Menu
Oct 2020
Trial?

With the increasing complexity of single-page JavaScript applications, managing state predictably is becoming more and more important. Immutability can help to ensure our applications behave consistently but unfortunately JavaScript doesn't offer built-in deeply immutable data structures (see the ES Record and Tuple proposal). Immer — German for always — is a tiny package that lets you work with immutable state in a more convenient way. It's based on the copy-on-write mechanism, has a minimal API and operates on normal JavaScript objects and arrays. This means that data access is seamless and no large refactoring efforts are needed when introducing immutability to an existing codebase. Many of our teams now use it in their JavaScript codebases and prefer it to Immutable.js, which is why we're moving it to Trial.

Apr 2019
Assess?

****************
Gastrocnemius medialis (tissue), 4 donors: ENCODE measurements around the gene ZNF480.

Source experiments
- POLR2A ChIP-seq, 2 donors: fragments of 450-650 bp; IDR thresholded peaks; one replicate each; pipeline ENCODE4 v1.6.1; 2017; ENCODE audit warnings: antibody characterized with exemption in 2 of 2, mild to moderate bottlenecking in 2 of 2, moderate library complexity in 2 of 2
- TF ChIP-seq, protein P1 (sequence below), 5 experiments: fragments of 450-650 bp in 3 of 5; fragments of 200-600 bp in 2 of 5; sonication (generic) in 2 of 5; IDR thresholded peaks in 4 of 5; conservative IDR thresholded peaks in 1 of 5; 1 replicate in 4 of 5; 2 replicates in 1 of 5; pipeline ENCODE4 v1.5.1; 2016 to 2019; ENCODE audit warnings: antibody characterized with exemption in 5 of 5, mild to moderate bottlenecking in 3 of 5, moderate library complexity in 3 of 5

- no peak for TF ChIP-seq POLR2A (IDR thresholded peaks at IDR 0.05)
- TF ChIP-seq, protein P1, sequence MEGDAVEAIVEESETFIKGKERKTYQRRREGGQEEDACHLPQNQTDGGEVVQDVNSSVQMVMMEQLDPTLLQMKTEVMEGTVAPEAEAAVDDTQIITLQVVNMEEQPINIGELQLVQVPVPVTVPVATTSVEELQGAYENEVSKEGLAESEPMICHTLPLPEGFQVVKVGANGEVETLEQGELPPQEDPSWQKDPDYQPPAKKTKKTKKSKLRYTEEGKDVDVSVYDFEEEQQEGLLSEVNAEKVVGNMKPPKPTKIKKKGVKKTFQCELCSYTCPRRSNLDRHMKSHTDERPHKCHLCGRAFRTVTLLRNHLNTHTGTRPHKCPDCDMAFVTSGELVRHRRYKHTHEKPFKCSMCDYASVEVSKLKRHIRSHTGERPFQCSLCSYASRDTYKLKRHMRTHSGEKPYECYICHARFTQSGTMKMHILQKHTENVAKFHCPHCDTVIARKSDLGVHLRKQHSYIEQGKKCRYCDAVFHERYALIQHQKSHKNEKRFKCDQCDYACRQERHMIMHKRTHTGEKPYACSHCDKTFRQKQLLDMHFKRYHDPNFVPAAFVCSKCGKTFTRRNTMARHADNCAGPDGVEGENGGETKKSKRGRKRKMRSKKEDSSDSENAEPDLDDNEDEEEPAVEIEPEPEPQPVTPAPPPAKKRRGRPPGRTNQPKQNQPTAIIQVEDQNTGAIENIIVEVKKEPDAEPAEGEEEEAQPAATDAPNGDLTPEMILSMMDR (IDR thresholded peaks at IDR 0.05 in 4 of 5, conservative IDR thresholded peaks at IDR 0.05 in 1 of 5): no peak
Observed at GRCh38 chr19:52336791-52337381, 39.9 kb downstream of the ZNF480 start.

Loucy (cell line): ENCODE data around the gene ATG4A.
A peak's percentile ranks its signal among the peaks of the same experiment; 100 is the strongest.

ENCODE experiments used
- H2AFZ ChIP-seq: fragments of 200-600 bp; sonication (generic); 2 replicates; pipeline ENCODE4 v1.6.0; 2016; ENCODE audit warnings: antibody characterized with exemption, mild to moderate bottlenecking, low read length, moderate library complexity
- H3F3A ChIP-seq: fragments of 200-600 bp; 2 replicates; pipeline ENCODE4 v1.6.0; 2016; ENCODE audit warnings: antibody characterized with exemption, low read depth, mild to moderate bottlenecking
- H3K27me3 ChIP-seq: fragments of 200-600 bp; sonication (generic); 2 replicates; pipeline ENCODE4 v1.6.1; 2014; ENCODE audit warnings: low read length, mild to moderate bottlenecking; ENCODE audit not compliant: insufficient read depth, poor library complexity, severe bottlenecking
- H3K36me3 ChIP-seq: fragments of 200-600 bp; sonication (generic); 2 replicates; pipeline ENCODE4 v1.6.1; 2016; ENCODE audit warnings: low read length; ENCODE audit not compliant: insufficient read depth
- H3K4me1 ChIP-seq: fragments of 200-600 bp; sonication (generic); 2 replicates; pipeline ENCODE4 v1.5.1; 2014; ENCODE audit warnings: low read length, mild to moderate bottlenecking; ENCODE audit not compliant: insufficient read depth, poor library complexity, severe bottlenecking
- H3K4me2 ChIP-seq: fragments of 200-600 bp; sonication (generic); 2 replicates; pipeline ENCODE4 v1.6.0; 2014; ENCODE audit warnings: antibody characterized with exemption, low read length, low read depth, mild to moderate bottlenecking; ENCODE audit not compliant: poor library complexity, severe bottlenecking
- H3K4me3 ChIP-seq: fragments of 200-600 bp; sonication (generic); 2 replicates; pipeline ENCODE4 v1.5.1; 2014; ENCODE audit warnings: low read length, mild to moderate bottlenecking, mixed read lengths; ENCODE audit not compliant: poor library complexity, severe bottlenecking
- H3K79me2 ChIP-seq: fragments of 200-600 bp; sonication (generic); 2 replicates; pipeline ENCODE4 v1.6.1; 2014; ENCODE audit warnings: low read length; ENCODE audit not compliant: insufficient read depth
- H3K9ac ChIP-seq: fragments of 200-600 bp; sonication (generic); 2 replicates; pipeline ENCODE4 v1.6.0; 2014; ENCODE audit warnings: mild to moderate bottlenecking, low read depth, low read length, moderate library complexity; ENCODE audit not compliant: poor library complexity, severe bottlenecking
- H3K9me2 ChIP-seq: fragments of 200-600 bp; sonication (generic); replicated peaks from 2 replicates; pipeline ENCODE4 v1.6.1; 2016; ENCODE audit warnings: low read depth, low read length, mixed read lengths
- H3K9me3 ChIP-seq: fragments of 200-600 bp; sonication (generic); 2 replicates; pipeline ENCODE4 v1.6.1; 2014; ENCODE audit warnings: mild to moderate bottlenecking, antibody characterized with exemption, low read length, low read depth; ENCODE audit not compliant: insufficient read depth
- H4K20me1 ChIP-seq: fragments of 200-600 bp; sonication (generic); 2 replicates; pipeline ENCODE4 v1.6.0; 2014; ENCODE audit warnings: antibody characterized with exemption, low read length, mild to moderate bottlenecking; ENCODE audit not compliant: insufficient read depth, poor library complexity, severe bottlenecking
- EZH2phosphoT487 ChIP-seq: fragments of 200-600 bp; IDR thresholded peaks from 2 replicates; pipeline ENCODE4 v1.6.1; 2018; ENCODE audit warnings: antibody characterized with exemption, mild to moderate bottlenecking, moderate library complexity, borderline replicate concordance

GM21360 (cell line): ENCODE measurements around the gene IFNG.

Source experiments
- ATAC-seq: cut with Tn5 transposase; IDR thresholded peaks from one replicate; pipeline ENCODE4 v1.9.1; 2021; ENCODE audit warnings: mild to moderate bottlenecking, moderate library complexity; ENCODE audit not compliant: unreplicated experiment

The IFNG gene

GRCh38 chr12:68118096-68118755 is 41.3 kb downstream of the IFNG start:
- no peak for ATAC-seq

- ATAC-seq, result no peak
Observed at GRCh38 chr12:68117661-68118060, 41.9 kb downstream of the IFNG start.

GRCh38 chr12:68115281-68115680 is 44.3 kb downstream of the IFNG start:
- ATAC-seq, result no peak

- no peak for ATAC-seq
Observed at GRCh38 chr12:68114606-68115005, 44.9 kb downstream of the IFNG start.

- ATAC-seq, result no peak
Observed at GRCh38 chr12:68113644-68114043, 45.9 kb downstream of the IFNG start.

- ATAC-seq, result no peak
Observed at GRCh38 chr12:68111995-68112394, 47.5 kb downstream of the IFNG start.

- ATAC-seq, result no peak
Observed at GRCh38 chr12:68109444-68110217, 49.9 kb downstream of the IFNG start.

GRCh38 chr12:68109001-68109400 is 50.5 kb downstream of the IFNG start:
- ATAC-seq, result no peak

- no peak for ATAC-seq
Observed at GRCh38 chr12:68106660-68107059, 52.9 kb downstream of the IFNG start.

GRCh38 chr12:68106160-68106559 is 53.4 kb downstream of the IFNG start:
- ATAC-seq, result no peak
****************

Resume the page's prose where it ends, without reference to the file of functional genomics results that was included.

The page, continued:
With the increasing complexity of single-page JavaScript applications, managing state predictably is becoming more and more important. Immutability can help to ensure our applications behave consistently, but unfortunately JavaScript doesn't natively support the ability to create immutable objects. Libraries such as Immutable.js filled that gap but introduced new problems because now two kinds of objects and arrays existed in the application, the library's version and the native JavaScript ones. Immer — German for always — is a tiny package that lets you work with immutable state in a more convenient way. It's based on the copy-on-write mechanism, has a minimal API and operates on normal JavaScript objects and arrays. This means that data access is seamless and no large refactoring efforts are needed when introducing immutability to an existing codebase.